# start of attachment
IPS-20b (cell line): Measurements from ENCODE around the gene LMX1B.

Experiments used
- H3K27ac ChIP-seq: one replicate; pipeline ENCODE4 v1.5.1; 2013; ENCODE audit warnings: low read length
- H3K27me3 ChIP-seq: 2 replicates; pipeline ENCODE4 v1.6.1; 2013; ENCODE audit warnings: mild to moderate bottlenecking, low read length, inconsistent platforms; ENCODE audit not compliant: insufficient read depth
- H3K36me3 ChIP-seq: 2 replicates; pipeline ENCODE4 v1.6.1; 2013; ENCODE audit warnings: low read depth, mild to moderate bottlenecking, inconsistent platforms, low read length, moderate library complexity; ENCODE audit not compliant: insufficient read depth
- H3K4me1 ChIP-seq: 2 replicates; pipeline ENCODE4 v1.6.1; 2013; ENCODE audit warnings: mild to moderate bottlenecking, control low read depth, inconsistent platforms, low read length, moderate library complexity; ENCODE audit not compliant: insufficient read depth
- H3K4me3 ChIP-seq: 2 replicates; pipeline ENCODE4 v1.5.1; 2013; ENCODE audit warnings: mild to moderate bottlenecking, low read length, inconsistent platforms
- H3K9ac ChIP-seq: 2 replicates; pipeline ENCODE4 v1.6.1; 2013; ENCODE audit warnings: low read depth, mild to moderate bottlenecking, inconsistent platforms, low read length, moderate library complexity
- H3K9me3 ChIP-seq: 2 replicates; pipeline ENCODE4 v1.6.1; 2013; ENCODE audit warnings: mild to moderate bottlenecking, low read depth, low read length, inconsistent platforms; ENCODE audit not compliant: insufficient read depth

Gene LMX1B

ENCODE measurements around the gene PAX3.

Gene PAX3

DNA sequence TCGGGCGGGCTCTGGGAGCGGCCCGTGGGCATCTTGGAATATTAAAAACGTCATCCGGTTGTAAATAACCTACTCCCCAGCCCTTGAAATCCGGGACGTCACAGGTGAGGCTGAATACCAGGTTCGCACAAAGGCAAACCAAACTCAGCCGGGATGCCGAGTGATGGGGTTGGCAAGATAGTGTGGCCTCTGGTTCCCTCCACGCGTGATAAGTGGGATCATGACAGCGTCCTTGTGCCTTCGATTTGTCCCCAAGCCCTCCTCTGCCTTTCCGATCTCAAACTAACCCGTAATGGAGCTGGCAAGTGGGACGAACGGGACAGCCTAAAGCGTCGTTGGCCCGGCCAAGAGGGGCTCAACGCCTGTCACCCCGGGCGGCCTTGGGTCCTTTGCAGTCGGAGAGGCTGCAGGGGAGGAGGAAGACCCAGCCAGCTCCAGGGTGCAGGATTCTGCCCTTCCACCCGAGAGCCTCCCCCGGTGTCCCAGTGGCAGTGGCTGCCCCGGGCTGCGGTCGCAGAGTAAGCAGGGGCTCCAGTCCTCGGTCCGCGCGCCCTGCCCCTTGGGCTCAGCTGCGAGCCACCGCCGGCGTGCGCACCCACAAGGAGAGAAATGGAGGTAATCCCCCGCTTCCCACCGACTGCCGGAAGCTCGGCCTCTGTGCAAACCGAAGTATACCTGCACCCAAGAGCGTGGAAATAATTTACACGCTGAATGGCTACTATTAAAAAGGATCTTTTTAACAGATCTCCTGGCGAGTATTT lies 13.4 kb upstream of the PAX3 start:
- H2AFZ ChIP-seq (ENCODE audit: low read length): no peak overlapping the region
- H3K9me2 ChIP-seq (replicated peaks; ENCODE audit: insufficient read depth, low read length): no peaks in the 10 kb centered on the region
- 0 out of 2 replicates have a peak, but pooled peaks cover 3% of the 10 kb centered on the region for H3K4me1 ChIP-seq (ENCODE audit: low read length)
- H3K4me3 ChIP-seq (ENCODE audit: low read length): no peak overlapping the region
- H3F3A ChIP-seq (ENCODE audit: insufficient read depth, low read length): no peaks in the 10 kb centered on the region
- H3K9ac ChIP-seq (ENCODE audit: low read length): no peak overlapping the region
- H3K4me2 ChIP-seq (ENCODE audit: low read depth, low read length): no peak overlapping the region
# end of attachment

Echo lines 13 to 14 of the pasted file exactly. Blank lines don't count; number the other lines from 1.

DNA sequence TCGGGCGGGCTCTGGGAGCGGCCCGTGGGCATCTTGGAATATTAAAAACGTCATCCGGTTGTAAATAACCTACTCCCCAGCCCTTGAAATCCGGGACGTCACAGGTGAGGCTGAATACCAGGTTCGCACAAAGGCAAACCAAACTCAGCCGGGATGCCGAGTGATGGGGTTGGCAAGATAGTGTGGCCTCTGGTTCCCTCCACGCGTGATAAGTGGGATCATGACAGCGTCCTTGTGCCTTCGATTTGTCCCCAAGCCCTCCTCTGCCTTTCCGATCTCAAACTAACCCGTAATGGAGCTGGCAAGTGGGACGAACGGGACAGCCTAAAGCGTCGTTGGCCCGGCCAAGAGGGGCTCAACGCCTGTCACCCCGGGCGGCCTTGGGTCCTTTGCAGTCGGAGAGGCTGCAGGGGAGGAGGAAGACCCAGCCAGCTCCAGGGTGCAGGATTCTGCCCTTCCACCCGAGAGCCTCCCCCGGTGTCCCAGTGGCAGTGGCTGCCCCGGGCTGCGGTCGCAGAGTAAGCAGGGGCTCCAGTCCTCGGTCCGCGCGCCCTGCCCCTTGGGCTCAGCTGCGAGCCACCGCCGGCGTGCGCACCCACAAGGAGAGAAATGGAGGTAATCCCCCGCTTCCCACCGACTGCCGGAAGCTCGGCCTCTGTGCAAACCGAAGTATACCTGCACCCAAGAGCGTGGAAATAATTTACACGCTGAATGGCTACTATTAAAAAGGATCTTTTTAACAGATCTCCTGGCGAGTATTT lies 13.4 kb upstream of the PAX3 start:
- H2AFZ ChIP-seq (ENCODE audit: low read length): no peak overlapping the region